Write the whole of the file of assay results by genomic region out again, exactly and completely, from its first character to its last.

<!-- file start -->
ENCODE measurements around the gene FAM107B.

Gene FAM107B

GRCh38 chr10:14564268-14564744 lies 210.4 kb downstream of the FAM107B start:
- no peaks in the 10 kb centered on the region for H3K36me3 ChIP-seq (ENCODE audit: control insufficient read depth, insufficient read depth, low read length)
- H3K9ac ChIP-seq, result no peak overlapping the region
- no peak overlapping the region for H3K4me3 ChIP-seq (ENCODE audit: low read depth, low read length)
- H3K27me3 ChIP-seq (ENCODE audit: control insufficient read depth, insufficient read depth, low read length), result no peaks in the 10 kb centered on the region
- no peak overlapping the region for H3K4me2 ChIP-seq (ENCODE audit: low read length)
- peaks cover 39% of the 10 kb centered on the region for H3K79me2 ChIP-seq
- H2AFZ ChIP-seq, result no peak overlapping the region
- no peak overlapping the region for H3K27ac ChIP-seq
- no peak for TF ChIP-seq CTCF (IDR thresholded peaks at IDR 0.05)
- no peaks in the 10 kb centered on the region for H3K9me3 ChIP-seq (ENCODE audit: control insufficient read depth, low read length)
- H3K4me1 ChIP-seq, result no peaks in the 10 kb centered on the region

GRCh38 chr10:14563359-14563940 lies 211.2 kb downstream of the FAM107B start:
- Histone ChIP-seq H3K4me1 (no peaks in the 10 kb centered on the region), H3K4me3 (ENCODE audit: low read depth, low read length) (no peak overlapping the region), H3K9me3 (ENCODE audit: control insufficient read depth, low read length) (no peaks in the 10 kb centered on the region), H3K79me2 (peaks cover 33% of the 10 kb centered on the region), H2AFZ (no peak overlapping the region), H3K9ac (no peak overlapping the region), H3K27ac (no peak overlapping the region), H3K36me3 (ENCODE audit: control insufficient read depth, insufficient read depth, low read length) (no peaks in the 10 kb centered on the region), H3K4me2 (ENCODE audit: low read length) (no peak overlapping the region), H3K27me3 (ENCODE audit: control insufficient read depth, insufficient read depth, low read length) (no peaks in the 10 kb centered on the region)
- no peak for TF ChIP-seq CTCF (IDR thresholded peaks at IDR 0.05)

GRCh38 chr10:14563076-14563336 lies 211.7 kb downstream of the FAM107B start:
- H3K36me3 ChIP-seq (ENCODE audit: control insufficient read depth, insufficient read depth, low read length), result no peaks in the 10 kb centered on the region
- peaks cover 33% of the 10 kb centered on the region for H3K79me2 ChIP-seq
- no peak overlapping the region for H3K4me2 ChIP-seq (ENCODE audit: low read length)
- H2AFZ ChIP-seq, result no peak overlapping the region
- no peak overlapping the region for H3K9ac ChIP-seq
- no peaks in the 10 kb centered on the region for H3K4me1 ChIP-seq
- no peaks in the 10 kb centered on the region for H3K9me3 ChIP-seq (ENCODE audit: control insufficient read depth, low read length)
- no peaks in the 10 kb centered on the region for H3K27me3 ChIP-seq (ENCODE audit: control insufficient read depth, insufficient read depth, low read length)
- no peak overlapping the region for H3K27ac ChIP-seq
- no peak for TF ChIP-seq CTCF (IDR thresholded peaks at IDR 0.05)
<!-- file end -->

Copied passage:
ENCODE measurements around the gene FAM107B.

Gene FAM107B

GRCh38 chr10:14564268-14564744 lies 210.4 kb downstream of the FAM107B start:
- no peaks in the 10 kb centered on the region for H3K36me3 ChIP-seq (ENCODE audit: control insufficient read depth, insufficient read depth, low read length)
- H3K9ac ChIP-seq, result no peak overlapping the region
- no peak overlapping the region for H3K4me3 ChIP-seq (ENCODE audit: low read depth, low read length)
- H3K27me3 ChIP-seq (ENCODE audit: control insufficient read depth, insufficient read depth, low read length), result no peaks in the 10 kb centered on the region
- no peak overlapping the region for H3K4me2 ChIP-seq (ENCODE audit: low read length)
- peaks cover 39% of the 10 kb centered on the region for H3K79me2 ChIP-seq
- H2AFZ ChIP-seq, result no peak overlapping the region
- no peak overlapping the region for H3K27ac ChIP-seq
- no peak for TF ChIP-seq CTCF (IDR thresholded peaks at IDR 0.05)
- no peaks in the 10 kb centered on the region for H3K9me3 ChIP-seq (ENCODE audit: control insufficient read depth, low read length)
- H3K4me1 ChIP-seq, result no peaks in the 10 kb centered on the region

GRCh38 chr10:14563359-14563940 lies 211.2 kb downstream of the FAM107B start:
- Histone ChIP-seq H3K4me1 (no peaks in the 10 kb centered on the region), H3K4me3 (ENCODE audit: low read depth, low read length) (no peak overlapping the region), H3K9me3 (ENCODE audit: control insufficient read depth, low read length) (no peaks in the 10 kb centered on the region), H3K79me2 (peaks cover 33% of the 10 kb centered on the region), H2AFZ (no peak overlapping the region), H3K9ac (no peak overlapping the region), H3K27ac (no peak overlapping the region), H3K36me3 (ENCODE audit: control insufficient read depth, insufficient read depth, low read length) (no peaks in the 10 kb centered on the region), H3K4me2 (ENCODE audit: low read length) (no peak overlapping the region), H3K27me3 (ENCODE audit: control insufficient read depth, insufficient read depth, low read length) (no peaks in the 10 kb centered on the region)
- no peak for TF ChIP-seq CTCF (IDR thresholded peaks at IDR 0.05)

GRCh38 chr10:14563076-14563336 lies 211.7 kb downstream of the FAM107B start:
- H3K36me3 ChIP-seq (ENCODE audit: control insufficient read depth, insufficient read depth, low read length), result no peaks in the 10 kb centered on the region
- peaks cover 33% of the 10 kb centered on the region for H3K79me2 ChIP-seq
- no peak overlapping the region for H3K4me2 ChIP-seq (ENCODE audit: low read length)
- H2AFZ ChIP-seq, result no peak overlapping the region
- no peak overlapping the region for H3K9ac ChIP-seq
- no peaks in the 10 kb centered on the region for H3K4me1 ChIP-seq
- no peaks in the 10 kb centered on the region for H3K9me3 ChIP-seq (ENCODE audit: control insufficient read depth, low read length)
- no peaks in the 10 kb centered on the region for H3K27me3 ChIP-seq (ENCODE audit: control insufficient read depth, insufficient read depth, low read length)
- no peak overlapping the region for H3K27ac ChIP-seq
- no peak for TF ChIP-seq CTCF (IDR thresholded peaks at IDR 0.05)